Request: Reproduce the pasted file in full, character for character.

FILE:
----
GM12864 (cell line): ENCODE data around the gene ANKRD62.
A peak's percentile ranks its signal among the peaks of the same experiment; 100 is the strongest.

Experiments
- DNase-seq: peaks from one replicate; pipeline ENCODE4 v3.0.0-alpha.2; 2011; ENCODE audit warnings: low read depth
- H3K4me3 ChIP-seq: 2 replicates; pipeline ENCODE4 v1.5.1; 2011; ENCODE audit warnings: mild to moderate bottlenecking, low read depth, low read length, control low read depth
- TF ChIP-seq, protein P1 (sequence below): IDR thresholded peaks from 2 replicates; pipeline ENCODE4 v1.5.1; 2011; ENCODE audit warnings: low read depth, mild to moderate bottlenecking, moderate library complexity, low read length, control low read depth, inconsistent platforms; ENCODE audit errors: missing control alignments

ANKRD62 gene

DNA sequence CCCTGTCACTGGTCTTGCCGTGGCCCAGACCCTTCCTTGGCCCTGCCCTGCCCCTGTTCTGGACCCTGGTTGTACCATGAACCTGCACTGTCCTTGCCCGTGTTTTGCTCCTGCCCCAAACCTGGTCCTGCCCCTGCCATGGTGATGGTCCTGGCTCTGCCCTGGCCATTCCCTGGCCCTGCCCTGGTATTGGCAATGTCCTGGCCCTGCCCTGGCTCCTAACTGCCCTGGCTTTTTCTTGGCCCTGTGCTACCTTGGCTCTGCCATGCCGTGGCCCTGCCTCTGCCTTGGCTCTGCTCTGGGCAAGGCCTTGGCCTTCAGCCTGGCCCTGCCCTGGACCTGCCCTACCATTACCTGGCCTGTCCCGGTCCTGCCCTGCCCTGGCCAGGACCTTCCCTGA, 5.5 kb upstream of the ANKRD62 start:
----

GM12864 (cell line): ENCODE data around the gene ANKRD62.
A peak's percentile ranks its signal among the peaks of the same experiment; 100 is the strongest.

Experiments
- DNase-seq: peaks from one replicate; pipeline ENCODE4 v3.0.0-alpha.2; 2011; ENCODE audit warnings: low read depth
- H3K4me3 ChIP-seq: 2 replicates; pipeline ENCODE4 v1.5.1; 2011; ENCODE audit warnings: mild to moderate bottlenecking, low read depth, low read length, control low read depth
- TF ChIP-seq, protein P1 (sequence below): IDR thresholded peaks from 2 replicates; pipeline ENCODE4 v1.5.1; 2011; ENCODE audit warnings: low read depth, mild to moderate bottlenecking, moderate library complexity, low read length, control low read depth, inconsistent platforms; ENCODE audit errors: missing control alignments

ANKRD62 gene

DNA sequence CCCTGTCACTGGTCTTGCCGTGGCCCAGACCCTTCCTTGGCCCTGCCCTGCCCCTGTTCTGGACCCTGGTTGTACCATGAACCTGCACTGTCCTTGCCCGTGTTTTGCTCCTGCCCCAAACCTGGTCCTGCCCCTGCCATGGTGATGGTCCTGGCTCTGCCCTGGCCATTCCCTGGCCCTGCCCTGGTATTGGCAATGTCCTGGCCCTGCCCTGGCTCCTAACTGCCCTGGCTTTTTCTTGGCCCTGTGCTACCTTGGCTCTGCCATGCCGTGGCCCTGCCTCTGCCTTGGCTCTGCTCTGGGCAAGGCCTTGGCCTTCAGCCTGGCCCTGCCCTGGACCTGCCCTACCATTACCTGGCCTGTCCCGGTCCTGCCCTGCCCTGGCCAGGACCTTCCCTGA, 5.5 kb upstream of the ANKRD62 start: